As a "heat dome" covers much of the country this week, pushing temperatures from sea to shining sea into the high 90s and low 100s, architectural ways to mitigate hot weather and provide shelter are very much on our minds. This is pretty much always the case during the summer months in Phoenix, Arizona—where June to August temperatures frequently hit 110+ degrees Fahrenheit.
This scorching, dry environment helped shape a new medical center in the Arizona capital, the University of Arizona Cancer Center. Designed by ZGF Architects, the 220,000-square-foot facility is wrapped in a perforated metal screen with angled panels that give the facade some dynamism and help screen the interiors from the harsh desert sun. Inside, a bright, neutral material and color palette—think sand-colored stone on the walls and floors of polished alabaster-hued terrazzo.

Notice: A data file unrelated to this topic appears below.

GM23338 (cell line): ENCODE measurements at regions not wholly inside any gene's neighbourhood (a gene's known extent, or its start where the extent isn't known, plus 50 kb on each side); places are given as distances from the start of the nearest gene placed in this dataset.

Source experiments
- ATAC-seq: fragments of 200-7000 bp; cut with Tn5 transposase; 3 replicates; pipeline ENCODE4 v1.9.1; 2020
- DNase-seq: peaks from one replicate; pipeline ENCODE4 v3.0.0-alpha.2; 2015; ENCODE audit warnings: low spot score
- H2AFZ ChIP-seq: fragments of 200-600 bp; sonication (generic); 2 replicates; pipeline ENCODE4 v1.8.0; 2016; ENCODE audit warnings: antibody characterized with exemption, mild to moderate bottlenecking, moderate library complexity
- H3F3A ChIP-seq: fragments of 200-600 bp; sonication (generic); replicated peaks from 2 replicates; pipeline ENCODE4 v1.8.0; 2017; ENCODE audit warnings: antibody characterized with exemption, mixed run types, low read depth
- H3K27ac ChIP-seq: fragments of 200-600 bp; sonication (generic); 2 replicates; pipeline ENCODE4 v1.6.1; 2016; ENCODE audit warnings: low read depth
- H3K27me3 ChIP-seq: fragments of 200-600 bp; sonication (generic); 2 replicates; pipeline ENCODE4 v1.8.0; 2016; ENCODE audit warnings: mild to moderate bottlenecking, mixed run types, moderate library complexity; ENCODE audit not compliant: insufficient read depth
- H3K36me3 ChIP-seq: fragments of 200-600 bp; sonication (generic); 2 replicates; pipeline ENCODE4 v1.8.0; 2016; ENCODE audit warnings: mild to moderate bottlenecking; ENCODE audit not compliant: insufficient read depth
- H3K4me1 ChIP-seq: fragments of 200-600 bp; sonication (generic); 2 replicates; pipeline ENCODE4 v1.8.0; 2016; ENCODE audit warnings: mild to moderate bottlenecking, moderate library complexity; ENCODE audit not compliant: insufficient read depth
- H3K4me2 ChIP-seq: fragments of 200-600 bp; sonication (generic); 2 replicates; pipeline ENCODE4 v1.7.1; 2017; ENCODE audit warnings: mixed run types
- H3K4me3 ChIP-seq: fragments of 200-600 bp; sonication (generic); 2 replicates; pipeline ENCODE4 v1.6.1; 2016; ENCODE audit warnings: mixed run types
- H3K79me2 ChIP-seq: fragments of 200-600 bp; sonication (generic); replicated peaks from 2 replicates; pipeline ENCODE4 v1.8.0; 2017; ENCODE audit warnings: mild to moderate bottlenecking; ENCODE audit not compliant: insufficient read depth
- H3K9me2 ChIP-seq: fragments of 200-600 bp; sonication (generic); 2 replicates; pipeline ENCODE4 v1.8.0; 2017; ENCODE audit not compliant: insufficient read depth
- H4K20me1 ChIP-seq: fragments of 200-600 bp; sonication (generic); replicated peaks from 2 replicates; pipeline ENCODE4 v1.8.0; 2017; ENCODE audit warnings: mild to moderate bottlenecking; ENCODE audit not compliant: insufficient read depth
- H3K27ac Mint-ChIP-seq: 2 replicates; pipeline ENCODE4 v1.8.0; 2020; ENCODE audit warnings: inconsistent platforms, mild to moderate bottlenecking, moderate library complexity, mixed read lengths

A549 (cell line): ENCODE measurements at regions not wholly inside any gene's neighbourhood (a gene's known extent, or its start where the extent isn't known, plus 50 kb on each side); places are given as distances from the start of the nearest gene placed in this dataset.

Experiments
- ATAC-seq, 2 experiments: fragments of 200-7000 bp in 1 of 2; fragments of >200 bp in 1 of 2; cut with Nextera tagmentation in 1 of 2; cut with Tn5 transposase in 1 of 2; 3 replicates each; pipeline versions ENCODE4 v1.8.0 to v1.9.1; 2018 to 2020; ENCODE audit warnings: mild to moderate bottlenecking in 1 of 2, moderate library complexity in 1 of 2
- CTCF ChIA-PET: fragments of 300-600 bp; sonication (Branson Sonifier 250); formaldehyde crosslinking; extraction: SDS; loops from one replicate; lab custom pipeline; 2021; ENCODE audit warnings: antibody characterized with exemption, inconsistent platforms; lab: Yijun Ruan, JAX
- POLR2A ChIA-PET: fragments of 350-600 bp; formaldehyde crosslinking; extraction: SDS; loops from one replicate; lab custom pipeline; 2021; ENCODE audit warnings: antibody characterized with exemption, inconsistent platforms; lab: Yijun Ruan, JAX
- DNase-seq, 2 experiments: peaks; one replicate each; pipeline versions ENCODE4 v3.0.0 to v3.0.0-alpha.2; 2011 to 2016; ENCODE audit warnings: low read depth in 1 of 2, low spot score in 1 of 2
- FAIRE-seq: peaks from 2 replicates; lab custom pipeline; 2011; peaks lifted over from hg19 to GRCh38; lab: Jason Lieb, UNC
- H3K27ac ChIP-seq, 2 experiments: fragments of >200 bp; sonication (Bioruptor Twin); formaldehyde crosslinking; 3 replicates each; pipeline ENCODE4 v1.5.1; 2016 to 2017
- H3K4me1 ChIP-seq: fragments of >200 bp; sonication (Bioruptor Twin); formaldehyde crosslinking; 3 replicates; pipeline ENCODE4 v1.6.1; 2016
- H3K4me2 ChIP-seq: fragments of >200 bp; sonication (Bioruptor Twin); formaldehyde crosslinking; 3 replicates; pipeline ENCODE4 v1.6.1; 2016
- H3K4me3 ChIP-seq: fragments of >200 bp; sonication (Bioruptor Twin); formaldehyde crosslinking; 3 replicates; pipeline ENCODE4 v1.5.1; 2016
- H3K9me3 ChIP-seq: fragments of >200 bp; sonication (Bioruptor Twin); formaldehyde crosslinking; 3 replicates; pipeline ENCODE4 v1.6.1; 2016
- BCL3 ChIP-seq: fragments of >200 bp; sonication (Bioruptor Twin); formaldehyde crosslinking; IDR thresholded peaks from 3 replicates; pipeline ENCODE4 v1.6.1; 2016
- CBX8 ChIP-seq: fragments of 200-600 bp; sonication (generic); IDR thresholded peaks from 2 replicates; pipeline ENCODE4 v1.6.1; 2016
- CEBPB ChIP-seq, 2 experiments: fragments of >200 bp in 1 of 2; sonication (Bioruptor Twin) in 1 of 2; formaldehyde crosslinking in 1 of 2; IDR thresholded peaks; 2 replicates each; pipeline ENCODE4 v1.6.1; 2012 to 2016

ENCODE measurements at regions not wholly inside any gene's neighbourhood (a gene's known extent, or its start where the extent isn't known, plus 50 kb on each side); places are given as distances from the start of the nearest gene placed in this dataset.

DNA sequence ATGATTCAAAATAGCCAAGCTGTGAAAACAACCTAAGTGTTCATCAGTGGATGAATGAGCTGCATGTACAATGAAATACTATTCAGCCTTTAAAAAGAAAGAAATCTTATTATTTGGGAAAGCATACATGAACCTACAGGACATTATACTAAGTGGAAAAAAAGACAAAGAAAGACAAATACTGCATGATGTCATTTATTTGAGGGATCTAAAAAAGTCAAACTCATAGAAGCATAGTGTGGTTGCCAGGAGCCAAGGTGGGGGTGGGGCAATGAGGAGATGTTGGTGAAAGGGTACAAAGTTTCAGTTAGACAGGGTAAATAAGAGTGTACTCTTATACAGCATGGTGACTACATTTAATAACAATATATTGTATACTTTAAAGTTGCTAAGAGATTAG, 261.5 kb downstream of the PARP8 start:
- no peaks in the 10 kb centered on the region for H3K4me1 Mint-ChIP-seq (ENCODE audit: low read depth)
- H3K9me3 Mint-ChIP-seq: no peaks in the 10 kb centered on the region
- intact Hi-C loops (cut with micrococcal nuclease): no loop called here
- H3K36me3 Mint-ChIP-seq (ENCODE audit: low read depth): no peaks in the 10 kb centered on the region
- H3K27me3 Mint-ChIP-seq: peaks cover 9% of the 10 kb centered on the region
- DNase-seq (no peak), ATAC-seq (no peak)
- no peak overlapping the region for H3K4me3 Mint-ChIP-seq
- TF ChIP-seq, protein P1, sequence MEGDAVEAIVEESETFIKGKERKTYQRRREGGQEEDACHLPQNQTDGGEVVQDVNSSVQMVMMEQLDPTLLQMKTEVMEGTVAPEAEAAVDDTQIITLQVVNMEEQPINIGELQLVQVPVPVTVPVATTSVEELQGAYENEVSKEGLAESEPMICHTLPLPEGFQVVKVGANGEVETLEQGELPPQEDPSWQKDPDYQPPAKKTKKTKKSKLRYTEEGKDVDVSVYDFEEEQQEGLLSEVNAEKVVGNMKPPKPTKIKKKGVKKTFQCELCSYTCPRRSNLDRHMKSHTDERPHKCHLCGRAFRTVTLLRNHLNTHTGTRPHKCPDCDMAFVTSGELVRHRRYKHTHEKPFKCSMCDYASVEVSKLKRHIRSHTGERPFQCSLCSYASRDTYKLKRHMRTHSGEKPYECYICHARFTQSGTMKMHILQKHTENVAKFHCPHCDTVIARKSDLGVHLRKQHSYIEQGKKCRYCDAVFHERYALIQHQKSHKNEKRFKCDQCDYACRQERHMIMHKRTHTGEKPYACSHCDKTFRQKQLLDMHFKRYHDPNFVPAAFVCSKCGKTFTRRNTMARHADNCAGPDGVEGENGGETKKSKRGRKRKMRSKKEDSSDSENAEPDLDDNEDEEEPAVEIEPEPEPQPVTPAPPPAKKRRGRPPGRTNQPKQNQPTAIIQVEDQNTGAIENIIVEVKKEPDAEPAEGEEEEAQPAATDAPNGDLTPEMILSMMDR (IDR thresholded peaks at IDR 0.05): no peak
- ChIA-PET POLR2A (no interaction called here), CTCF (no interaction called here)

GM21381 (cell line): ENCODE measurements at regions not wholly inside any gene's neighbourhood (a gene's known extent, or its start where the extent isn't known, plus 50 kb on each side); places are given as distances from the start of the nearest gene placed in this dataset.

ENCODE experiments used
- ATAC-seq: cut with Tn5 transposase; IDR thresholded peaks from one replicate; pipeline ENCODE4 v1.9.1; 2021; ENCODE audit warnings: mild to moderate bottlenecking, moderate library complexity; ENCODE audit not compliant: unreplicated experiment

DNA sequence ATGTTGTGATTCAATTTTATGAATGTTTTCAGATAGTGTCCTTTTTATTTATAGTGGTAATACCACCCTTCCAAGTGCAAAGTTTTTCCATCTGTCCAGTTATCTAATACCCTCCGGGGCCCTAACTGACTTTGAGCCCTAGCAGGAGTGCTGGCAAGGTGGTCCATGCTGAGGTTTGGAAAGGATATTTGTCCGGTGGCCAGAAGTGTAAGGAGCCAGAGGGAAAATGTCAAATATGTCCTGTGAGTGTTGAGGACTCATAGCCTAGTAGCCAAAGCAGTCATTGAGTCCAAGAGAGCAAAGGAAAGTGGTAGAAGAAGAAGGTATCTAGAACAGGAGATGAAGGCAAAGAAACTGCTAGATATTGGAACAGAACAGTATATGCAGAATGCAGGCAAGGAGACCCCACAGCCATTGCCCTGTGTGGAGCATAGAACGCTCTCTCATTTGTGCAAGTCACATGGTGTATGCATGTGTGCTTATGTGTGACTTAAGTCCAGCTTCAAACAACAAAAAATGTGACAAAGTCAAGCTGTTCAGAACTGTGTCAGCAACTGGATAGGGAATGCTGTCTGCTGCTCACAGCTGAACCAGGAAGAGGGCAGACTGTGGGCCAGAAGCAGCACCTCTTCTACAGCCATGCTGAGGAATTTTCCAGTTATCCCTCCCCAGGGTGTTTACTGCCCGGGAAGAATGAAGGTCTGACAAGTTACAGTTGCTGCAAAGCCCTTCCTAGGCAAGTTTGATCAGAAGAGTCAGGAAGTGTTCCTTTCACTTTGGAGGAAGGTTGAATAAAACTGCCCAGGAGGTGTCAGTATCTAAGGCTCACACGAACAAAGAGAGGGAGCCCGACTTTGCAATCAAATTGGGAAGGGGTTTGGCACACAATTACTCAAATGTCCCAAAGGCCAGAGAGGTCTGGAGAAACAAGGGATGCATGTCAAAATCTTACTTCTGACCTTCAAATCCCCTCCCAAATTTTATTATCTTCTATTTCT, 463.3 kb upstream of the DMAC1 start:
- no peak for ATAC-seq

These kinds of strategies for keeping spaces cool have the added benefit of providing a soothing space in which to treat and heal from such a serious ailment. But there are other, more muscular—and sustainable, to boot—cooling strategies at play, too, including a chilled-beam system (it also provides heating in the winter months) in the ceiling. Water piped through the system helps cool nearby air and makes its way downward through the space as less dense warm air rises. Take a look around.